Regime Change – San Jose

I was looking at the cold and wet in San Jose and wondering just how out of the ordinary is this weather pattern?

I’ve “only” lived here about 35 years, and that’s just barely over 1/2 of a PDO “cycle”. So is this really “odd”, or is it just 1/2 of “normal”? I started by asking someone who first moved here about 50 years ago. They said it reminded them of what it was like when they first moved here… So, any objective evidence?


First off, here is a chart of the last year leading up to “now”:

San Jose May 2010 2011 Wunder

San Jose May 2010 2011 Wunder

Original GIF image

There are a couple of things to note about this chart. First off, the black lines are the “normal range”. I was a tiny bit surprised when looking at other years on Wunderground to find that the “normal range” changes over the years. I have no idea how they calculate it, but it is something to watch for when comparing old to new charts. Look at the scales to know what “normal” is…

Next up, notice how all summer long the average temperature does not go near the “upper normal” line? It just hangs about 65 F. (That’s the “average mean” I think… I know that daily MAX has been higher).

Winters and Dec / early Jan in particular, tend to about the 45 F line, while in late Jan / February there is a brief warm “bump” to the upper “normal” line. Then in Mar Apr and May we get oh so brief “bumps” up to the upper “normal” line but they then slump back down to about the same as December, well below the 60 F line.

So, is that “normal”?

Now look at the bottom box. Wind direction. Looks like it’s scattered all over. Above it, wind speed, has nice dots for “gusts” showing up regularly in the 25 MPH / 35 KPH range. Very gusty. (I’ve mentioned before how the wind has seemed more “bursty” or “gusty” to me… any truth to that, or are these gusts “normal”?) Typical wind running between 6 and 10 mph or 10 – 18 kph.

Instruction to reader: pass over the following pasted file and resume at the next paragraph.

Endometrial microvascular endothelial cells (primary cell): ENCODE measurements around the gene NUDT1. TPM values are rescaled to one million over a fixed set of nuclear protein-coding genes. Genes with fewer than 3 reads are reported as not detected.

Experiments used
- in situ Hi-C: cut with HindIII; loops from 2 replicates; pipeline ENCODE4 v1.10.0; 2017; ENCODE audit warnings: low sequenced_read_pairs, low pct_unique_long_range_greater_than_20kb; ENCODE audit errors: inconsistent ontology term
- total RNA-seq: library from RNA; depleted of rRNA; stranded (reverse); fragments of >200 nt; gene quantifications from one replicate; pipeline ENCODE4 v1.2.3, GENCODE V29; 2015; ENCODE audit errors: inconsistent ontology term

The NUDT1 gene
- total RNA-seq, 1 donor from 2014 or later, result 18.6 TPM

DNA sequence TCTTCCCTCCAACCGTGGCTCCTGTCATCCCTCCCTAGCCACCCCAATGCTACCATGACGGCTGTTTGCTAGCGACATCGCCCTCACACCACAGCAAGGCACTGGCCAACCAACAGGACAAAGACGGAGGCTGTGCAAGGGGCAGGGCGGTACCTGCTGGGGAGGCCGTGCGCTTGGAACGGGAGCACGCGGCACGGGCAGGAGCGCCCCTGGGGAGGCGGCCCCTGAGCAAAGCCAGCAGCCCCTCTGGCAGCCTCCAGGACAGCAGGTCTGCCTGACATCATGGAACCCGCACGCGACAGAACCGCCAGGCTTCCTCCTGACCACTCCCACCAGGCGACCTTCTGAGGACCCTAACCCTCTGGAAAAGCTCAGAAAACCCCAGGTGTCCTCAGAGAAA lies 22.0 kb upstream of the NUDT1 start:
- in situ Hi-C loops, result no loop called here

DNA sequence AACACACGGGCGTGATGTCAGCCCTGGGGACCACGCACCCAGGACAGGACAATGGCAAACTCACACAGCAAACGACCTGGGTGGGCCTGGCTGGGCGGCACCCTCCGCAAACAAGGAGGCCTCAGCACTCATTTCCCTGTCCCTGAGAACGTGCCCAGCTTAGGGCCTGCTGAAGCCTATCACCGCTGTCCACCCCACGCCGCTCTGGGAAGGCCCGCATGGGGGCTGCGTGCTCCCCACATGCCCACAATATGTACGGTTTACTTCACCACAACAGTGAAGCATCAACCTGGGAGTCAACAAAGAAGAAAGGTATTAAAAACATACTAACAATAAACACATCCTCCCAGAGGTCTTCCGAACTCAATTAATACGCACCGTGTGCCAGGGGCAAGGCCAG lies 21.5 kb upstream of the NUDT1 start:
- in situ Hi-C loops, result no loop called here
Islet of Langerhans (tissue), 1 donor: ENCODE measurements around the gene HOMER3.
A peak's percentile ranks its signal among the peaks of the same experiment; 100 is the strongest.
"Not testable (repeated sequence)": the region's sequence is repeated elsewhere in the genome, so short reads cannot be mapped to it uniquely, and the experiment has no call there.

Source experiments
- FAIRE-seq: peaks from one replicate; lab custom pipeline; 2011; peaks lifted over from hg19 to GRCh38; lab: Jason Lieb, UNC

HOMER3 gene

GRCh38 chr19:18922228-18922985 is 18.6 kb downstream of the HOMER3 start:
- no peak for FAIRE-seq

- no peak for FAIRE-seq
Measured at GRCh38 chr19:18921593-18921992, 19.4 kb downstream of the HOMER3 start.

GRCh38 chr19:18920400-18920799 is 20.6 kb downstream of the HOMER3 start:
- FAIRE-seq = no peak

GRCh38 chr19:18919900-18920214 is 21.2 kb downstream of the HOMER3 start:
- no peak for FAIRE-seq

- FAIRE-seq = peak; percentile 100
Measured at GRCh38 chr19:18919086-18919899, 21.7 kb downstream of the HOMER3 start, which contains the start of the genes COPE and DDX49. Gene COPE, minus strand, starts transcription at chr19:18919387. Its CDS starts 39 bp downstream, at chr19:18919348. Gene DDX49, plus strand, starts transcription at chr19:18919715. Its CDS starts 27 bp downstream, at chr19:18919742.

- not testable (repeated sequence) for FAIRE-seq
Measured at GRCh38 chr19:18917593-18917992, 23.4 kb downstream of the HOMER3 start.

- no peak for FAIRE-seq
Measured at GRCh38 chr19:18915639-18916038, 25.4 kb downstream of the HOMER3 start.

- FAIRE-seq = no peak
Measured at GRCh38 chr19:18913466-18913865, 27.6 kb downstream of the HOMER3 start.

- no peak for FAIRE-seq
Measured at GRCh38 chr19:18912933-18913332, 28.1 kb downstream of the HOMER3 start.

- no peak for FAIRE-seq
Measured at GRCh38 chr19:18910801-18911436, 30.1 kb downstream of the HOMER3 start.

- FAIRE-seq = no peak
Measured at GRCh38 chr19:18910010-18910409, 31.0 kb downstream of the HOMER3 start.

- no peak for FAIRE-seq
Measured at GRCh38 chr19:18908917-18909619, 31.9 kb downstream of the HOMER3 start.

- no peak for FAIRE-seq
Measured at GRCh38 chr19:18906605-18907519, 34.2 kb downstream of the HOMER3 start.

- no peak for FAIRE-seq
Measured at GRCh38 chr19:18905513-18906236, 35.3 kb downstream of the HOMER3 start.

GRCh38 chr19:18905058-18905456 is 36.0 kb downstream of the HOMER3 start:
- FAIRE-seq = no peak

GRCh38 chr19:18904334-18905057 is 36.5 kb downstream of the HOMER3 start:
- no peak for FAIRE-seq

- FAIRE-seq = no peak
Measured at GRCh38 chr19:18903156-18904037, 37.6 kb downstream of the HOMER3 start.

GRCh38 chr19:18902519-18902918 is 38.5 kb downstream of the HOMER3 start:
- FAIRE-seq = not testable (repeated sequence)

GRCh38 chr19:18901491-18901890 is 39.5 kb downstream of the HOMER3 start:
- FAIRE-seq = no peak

Lets compare this with 1995 – 1996 era data, back when we had “Global Warming” and were warm and comfortable, shall we?

San Jose May 1995 1996 Wunder

San Jose May 1995 1996 Wunder

Original GIF image

Gee… all of 4 wind gust dots. Wind is very consistent at a north northwest direction most of the year at “5 or less” MPH (nearly no winds) only getting that “scatter plot” look to the wind direction during the middle of winter.

Summer temps hanging closer to that “normal high” line in the 65 F to 75 F range (with spikes to 80 F) and winter tracking right along the “normal high” line at about 60 F. A brief “dip” at the end of February, but generally nice warm springs.

I’ve downloaded (and saved) every Wunderground chart for every year they have (from 1948 forward) both on a “May to May” and calendar year basis. This general pattern holds. So yes, this example is a slight cherry pick in that I did choose (semi-randomly) one that illustrated the effect reasonably well. But there are a LOAD more with the same general evidence and conclusion. Some examples (that were randomly chosen by “click”):

San Jose May 1991 1992 Wunder

San Jose May 1991 1992 Wunder

San Jose May 1993 1994 Wunder

San Jose May 1993 1994 Wunder

Not exactly as clean an example, but similar. How about years after the Great Climate Shift of 1998?

Notice how much larger the range is now on the scale for “gusts”. We had some 100 mph+ gusts in some of those years.

San Jose May 2004 2005 Wunder

San Jose May 2004 2005 Wunder

San Jose May 2005 2006 Wunder

San Jose May 2005 2006 Wunder

Before the Shift of 1975

So, if we look back before the “cold shift” of about 1975, what pattern can we find? Well, the very old data in the ’40, ’50s and ’60s has no wind recorded at Wunderground. For them we can only compare temperatures. But in the ’70s they did save the wind data. Lets look at a couple.

One of the very first charts with “gusts” on it (and I’m not sure how good they were about recording all the gusts then) does have rather nice strong gusts:

San Jose May 1973 1974 Wunder

San Jose May 1973 1974 Wunder